How to Help Organizations Achieve Their Objectives
Setting goals without specific plans to reach them is like taking an address with you on a trip without looking up the directions to get there. Goals and objectives are important to help take small businesses to the next level, but each department’s strategy should be supported by specific tactics. Creating to-do lists and project plans will help you meet the goals you set for your company.
The more specific you can make your goals, the easier it will be to develop plans to achieve them. For example, setting a goal of increasing sales is too general to help you plan the strategies and tactics to do so. Even setting an objective of increasing sales by 15 percent is too vague. More specific goals would include increasing online sales, increasing sales among a specific target customer group, increasing sales of specific items in your product line or increase sales through the use of a referral or rebate program.
For each objective you set, create a step-by-step plan to reach it. For example, if your goal is to increase online sales, create a plan that includes updating your website pages, improving your online order processing software, boosting your social media and search engine optimization efforts and creating advertising and promotions specifically targeted to get customers to your website.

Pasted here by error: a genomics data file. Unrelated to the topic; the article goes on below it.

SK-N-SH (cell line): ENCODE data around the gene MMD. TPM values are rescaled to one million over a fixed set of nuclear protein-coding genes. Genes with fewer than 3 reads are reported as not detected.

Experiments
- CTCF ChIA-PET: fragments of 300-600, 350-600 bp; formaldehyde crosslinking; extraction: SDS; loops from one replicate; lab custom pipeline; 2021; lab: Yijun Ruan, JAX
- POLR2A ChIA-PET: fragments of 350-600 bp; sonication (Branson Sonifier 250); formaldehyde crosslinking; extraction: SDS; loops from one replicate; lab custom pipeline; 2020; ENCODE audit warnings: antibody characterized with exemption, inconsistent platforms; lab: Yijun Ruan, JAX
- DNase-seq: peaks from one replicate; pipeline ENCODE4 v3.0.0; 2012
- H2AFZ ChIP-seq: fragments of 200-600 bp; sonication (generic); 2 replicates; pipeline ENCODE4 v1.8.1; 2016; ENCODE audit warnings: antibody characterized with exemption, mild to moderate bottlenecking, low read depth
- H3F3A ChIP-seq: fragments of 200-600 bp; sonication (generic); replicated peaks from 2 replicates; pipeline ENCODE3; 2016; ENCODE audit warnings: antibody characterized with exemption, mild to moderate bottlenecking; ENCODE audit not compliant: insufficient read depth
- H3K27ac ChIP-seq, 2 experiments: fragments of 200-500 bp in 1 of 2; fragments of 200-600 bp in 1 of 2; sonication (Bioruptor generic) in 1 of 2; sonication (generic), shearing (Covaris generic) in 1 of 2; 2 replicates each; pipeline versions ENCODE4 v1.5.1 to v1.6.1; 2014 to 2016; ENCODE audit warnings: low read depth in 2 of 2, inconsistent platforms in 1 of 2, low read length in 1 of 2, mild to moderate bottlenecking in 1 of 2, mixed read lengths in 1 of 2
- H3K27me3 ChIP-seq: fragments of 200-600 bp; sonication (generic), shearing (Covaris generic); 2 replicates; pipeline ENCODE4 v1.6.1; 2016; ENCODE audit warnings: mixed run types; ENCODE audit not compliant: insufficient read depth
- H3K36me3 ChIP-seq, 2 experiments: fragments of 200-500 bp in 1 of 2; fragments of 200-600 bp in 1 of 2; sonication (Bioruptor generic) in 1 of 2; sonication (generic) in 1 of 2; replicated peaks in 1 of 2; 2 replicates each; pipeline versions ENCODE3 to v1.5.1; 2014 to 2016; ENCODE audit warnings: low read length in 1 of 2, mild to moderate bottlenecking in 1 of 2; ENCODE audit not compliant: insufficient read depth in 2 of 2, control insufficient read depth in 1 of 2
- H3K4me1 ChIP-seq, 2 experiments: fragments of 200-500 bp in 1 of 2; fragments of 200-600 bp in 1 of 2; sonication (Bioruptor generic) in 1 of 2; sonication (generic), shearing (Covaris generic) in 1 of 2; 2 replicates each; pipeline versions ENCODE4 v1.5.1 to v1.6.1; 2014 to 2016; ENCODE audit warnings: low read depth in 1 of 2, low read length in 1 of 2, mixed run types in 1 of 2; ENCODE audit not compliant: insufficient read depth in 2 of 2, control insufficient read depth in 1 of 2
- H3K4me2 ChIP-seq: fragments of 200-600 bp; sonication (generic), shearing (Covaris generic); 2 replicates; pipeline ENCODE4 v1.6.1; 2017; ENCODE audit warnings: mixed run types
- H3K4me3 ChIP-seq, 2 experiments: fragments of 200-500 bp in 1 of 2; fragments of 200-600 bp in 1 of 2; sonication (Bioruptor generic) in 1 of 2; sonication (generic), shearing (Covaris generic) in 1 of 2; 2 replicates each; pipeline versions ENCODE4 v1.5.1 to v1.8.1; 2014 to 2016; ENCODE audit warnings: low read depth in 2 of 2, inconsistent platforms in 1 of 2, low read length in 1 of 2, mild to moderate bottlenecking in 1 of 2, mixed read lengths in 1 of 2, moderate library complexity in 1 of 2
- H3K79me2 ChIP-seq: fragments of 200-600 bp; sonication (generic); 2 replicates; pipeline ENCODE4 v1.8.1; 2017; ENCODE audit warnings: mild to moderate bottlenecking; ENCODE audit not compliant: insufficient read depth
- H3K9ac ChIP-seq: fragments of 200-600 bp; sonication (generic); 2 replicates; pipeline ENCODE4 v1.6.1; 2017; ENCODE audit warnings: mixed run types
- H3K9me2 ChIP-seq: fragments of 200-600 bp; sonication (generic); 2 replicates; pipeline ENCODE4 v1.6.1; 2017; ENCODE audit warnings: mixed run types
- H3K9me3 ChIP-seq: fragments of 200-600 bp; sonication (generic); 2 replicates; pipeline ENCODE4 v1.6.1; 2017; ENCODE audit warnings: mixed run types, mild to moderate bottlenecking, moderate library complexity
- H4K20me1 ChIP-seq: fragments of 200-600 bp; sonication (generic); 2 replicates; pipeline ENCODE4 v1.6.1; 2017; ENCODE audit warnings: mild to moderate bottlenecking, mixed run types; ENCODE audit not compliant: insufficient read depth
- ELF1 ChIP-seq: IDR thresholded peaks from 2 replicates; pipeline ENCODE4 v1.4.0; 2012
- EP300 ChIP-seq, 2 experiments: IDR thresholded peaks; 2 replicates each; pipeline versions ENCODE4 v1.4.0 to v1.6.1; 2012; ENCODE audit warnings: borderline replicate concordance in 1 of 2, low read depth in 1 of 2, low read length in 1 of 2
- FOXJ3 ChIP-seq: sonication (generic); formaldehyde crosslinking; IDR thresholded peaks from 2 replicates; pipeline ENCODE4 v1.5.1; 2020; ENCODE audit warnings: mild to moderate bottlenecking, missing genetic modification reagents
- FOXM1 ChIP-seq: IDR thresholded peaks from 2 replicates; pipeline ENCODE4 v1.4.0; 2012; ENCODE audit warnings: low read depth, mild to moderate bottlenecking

Setting an end date for reaching your objective is only one deadline that’s important in achieving goals. Set chronological benchmarks that help you track your results. This will help you determine whether you are meeting your short-term goals or whether you need to adjust your strategies and tactics. Hold weekly department meetings and review monthly sales, production and financial reports.
What’s good for the company is obviously good for employees, but if meeting a goal puts extra money into an individual’s pocket, your key staff will be more motivated to get and stay involved in helping you meet your objectives. Create a bonus system that rewards workers who help you reach your goal. Be specific about how and when bonuses will be paid, and set the benchmarks low enough that there is no question employees will earn the bonus if you succeed. When creating a bonus program, set your budget by taking the attitude that you want to pay the maximum because it’s worth it, in terms of the benefits you’ll receive.
Don’t be afraid to admit you don’t know everything. Hire consultants who can help you develop tactics for achieving your objectives. You don’t need to hire contractors long-term. Meet with financial, sales, marketing, human resources, production and information technology experts to review your goals, set realistic objectives and create specific plans for reaching them. This might require buying new equipment or software or training your staff to handle added responsibilities.